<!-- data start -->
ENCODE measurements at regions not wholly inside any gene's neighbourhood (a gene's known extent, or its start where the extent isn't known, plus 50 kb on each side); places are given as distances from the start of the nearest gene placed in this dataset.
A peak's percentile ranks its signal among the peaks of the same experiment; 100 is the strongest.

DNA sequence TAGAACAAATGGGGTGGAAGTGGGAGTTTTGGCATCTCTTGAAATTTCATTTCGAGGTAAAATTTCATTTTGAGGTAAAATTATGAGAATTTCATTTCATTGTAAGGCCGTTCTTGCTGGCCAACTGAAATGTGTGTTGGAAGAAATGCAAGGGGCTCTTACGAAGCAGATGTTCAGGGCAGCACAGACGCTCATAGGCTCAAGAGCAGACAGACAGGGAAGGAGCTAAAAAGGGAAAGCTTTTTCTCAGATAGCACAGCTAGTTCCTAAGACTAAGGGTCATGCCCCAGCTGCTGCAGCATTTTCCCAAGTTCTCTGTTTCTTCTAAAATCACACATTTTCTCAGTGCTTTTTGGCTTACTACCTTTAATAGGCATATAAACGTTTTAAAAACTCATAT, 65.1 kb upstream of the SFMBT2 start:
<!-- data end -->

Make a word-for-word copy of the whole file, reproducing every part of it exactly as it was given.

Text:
ENCODE measurements at regions not wholly inside any gene's neighbourhood (a gene's known extent, or its start where the extent isn't known, plus 50 kb on each side); places are given as distances from the start of the nearest gene placed in this dataset.
A peak's percentile ranks its signal among the peaks of the same experiment; 100 is the strongest.

DNA sequence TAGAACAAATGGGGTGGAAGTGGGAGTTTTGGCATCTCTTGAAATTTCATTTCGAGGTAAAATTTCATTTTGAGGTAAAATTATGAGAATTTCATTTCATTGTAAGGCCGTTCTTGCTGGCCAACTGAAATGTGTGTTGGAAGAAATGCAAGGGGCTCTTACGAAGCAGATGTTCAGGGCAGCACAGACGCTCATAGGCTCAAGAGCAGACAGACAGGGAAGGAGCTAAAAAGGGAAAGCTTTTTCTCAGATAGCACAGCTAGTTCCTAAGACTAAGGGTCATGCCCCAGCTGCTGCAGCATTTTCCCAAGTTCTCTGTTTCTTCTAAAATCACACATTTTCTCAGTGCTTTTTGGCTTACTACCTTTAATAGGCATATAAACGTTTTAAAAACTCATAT, 65.1 kb upstream of the SFMBT2 start: